In the thirty years I have spent in the construction industry, I have learned the power of relationships. Many years ago, I enjoyed reading Dig Your Well Before You’re Thirsty by the legendary Harvey Mackay. In this book, Harvey Mackay uses real examples of how he created lifelong relationships which were beneficial to both parties involved.

I too have developed lifelong relationships within the industry that have created opportunities. Many times, I have been asked, “Brian, do you know anyone who provides this service?” It is always fulfilling when I have a trusted relationship with a service provider that I can refer them to. In fact, when I do not have someone to refer to, I feel like I have let the inquiring person down. That is when I ask someone in my network if they know someone to refer them to.

Grow Your Networkpower of relationships

I have had numerous preferred vendor relationships with trusted providers. At times, this would prevent me from forming relationships with their competitors. I have learned that my preferred vendor may not always be available and at times the individual I had the trusted relationship with moves on to another opportunity, creating a void where I once had trust that was earned by experience. So, I encourage you to be open to growing your network even when you have trusted relationships.

Be Intentional

When you have the opportunity to network within your industry, create a plan. Get the attendee list ahead of time and highlight people and companies you are interested in meeting. Find out if you have mutual connections and ask for an introduction. If possible, get on their calendar prior to the event to ensure you get the time you need to start a relationship-building conversation. Research their company and their profile on LinkedIn to be prepared to ask questions that are relevant and personal for them.

Don’t Take Anyone for Granted

When you attend a networking event, don’t be selfish in your quest to meet people in the room. Although you may have something to offer or need a specific service, where you are seeking out specific providers, don’t shy away from learning about someone who provides a service you don’t currently have a need for. Again, you may need their services in the future, or you may be able to refer them to someone in your network who does have that need.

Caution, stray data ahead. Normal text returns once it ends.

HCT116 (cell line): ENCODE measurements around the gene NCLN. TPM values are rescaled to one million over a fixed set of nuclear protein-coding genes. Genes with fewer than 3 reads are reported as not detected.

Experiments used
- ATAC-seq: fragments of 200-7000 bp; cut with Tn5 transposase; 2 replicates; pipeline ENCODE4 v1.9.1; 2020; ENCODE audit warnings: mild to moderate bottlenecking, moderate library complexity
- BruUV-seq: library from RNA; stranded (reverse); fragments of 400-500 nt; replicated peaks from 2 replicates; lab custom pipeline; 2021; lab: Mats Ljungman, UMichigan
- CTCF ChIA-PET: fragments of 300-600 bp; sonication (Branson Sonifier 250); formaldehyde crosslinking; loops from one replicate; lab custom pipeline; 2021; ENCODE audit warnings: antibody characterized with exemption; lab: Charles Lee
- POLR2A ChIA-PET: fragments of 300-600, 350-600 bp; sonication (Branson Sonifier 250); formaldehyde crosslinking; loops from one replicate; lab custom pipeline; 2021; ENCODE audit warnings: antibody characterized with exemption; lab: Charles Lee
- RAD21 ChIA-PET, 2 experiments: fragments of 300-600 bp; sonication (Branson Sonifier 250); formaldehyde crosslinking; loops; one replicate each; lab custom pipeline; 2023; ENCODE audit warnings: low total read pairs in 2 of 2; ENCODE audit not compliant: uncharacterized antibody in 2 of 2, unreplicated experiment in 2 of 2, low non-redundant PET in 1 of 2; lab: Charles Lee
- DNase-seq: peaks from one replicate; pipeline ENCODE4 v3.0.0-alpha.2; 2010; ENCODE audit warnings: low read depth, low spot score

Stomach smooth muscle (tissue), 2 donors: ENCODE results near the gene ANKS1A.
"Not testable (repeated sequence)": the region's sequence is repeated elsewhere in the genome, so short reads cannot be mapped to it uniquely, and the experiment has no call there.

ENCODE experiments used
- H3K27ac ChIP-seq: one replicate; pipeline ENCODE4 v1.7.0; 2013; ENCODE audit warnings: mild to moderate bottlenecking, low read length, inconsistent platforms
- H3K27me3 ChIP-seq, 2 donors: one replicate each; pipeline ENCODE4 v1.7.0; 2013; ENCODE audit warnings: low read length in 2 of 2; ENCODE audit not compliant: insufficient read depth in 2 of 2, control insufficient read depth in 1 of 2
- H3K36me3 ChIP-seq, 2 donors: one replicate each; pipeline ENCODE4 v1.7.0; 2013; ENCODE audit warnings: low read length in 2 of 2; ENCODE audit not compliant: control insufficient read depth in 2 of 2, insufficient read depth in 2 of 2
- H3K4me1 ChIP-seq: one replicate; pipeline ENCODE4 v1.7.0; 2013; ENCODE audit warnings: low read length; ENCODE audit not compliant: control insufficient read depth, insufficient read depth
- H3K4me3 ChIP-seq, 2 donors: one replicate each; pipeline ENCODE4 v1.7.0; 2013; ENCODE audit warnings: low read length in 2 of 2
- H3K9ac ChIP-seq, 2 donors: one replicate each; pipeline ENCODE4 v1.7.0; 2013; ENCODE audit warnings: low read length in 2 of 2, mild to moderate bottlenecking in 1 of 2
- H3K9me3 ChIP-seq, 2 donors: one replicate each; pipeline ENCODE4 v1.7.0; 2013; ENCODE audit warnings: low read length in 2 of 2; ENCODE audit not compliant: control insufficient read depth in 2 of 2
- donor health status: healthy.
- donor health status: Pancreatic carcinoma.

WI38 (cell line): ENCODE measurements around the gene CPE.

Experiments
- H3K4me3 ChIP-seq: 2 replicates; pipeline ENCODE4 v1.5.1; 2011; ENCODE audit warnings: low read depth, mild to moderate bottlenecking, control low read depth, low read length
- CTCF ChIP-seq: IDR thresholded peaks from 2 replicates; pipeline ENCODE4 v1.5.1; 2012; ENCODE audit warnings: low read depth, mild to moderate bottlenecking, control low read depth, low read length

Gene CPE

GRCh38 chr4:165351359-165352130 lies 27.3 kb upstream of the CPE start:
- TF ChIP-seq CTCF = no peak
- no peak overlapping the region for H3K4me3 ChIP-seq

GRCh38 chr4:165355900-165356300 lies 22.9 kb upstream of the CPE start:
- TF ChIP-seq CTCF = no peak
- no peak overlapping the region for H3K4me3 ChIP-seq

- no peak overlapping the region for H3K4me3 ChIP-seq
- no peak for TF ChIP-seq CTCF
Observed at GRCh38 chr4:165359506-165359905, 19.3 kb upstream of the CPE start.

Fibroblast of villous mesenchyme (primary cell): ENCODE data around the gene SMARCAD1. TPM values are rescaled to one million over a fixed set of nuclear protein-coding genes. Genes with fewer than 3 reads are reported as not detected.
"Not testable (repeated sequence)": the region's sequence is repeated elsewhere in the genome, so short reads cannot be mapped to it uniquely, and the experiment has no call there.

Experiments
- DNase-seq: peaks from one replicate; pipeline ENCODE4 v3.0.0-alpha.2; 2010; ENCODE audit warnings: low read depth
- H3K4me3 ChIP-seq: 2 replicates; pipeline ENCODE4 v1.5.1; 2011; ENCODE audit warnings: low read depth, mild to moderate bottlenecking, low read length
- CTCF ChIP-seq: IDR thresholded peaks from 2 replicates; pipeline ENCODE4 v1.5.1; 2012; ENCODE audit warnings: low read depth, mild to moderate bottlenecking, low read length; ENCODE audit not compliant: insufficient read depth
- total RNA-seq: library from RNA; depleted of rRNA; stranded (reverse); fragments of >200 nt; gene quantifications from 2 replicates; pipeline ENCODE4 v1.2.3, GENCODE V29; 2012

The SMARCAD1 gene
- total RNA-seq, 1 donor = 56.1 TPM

Follow Up

I have exchanged cards with individuals many times with the intention of making a connection and developing a relationship only to lose the card or forget to follow up. Choose quality over quantity when meeting new people at an event. Showing genuine interest in someone and learning what they offer takes time; don’t get distracted by trying to meet everyone at a single event. You can create 2-3 quality relationships and then expand your network by asking these new connections for introductions later or at the next event. Schedule a time for follow-up and then follow through with what you agreed to. Send your new connection a handwritten card with some details from your initial conversation confirming your interest in them.

You can discover the power of relationships in business by being inquisitive, being intentional and learning how you can support the other individual with genuine care and concern for their needs. Do not be selfish with transactional based connection. Grow your network and grow your results.

Now that you have enjoyed this article, It would be an honor to grow a relationship with you. Give me a call or send me an email, I would love to hear about your journey in business and life.

Check out my YouTube channel Build Up – YouTube for frequent tips on leadership, communication and culture.

Visit:  Build Consulting Services

Join the Voices For Leadership Book and Community – Voices For Leadership

Brian Brogen, Build Yourself & Then Build Others!